Instant speed boost
It's amazing just how fast a PC can be with all the crud removed. At home I have a little 150MHz laptop (192MB ram - max'd out) running W98SE. It's not connected to the internet and is simply rock-solid. It runs some software that supports my weather station and just works - year in, year out.
The best thing about it is that it boots up from cold to running and accepting weather station data in under 15 seconds. The next best thing is its miniscule power consumption. With the screen blanked, it's too low to register reliably on my Mains Power memter.
May everything you wish for be delivered to whoever you wish it on
Bank or warehouse?
As individuals or companies, we're happy to keep our money in a bank. That has a lot of the same attributes as a cloud computing environment: we don't know, exactly where our money is (if it's anywhere at all), we trust the bank not to give it away to baddies - yet to let authorised people have access to it.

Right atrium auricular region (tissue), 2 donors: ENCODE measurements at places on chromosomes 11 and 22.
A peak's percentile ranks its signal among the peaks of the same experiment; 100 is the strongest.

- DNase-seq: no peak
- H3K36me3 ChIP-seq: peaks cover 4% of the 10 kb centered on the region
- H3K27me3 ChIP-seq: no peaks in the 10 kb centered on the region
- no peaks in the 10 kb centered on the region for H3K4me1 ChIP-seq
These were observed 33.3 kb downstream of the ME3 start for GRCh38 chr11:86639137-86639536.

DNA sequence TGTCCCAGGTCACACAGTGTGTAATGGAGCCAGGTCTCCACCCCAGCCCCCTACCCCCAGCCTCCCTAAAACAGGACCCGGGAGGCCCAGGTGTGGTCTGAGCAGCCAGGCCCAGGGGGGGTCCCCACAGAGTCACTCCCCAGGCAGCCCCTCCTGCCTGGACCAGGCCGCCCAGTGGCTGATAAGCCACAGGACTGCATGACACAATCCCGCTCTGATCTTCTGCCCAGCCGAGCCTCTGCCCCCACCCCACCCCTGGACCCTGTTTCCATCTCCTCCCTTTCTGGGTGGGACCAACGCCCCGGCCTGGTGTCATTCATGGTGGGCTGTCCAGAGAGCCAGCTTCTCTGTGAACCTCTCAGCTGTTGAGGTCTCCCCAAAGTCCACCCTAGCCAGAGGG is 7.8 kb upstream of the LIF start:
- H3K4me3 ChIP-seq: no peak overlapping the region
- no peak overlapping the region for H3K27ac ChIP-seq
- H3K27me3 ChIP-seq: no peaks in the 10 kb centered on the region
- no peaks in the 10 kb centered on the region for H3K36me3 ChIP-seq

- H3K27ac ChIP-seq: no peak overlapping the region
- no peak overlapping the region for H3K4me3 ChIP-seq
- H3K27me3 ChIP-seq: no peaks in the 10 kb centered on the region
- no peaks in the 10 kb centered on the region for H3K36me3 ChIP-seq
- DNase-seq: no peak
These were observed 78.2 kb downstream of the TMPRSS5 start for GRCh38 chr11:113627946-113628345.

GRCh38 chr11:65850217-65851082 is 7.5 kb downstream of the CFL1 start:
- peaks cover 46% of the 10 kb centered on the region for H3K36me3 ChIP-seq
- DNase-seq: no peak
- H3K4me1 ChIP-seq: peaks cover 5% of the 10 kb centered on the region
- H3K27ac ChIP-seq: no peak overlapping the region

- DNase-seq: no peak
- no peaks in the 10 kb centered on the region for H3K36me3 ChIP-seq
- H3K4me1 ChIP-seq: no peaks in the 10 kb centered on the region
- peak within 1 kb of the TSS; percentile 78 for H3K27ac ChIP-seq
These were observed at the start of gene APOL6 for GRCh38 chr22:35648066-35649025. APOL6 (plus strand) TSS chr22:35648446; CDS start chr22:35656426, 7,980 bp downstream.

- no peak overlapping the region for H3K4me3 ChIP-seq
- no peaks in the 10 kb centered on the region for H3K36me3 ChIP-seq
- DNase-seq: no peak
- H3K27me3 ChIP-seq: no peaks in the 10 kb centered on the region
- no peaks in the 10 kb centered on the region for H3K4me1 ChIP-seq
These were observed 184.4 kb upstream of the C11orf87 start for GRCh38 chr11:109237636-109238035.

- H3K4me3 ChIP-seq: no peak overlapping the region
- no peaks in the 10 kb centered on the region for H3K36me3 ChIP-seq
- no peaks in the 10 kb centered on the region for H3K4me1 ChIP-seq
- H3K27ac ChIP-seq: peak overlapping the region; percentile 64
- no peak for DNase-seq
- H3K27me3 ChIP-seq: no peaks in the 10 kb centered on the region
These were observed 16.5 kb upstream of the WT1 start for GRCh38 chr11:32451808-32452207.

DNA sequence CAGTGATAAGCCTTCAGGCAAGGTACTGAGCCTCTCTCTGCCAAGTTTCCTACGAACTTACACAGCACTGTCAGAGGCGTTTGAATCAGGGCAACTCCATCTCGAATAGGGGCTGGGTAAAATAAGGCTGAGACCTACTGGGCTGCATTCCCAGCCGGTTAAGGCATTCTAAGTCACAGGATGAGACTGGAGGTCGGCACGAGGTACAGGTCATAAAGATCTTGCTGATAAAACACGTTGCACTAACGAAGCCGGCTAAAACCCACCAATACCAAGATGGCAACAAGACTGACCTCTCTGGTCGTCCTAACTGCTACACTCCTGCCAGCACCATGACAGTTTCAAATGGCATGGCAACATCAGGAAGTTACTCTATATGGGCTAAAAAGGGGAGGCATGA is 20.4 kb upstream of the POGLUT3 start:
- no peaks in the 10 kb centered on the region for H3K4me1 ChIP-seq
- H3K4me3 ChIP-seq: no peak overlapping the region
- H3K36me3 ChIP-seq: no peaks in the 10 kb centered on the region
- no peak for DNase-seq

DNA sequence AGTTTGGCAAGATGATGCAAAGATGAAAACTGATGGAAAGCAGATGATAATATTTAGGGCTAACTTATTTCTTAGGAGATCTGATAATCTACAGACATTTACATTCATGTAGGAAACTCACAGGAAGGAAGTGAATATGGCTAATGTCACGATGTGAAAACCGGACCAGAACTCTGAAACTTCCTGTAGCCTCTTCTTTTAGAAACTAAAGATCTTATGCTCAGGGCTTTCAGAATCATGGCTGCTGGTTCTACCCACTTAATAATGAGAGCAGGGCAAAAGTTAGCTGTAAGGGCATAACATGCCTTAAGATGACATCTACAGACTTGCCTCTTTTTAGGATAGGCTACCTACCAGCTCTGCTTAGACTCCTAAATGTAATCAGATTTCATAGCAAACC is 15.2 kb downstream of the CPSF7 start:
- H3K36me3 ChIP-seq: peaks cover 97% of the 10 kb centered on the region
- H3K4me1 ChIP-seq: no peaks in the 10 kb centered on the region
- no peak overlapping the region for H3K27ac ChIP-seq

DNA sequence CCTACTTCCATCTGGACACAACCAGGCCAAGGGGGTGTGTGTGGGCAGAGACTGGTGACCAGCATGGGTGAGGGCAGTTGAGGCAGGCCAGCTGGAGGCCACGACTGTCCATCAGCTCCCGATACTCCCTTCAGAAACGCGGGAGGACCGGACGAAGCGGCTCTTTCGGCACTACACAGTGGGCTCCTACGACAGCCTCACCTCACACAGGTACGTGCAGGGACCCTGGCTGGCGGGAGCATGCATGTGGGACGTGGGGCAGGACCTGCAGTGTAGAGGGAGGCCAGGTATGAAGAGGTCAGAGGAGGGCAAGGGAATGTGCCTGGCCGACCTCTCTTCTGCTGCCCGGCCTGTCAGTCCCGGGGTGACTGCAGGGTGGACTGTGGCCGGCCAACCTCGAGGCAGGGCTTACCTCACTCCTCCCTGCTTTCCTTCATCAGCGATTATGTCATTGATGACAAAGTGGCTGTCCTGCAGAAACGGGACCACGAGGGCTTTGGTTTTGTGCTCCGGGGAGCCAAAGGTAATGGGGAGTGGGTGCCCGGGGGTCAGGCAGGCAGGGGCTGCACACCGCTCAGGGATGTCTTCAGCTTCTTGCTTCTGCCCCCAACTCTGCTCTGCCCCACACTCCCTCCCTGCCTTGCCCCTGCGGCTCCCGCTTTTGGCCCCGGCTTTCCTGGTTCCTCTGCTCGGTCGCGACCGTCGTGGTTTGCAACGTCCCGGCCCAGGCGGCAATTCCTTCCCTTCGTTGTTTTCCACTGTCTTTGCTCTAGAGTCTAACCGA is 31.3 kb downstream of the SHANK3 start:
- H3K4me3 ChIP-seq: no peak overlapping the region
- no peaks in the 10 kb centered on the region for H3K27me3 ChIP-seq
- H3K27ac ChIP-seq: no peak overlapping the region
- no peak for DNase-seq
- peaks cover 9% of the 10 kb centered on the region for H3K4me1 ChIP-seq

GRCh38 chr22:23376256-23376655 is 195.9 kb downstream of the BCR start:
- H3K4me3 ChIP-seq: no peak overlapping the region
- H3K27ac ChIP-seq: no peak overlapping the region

The question is: are cloud computing outfits as good at looking after data as the banks are at looking after money? Do they have tried and tested security regimes? Have they been accredited by a standards-setting authority? Do we have any redress when (as they are certain to at some point) things go wrong? Who has a big enough stick to give them a smack on our behalf, occasionally, when they deserve it - or are cloud providers too big or nebulous to hurt?
ISTM, these questions have not really been answered satisfactorily. It could well be argued that "clouding" our data is no worse than tossing it over the wall to an outsourcer - although they may not exactly be people the cloud providers would want to be associated with.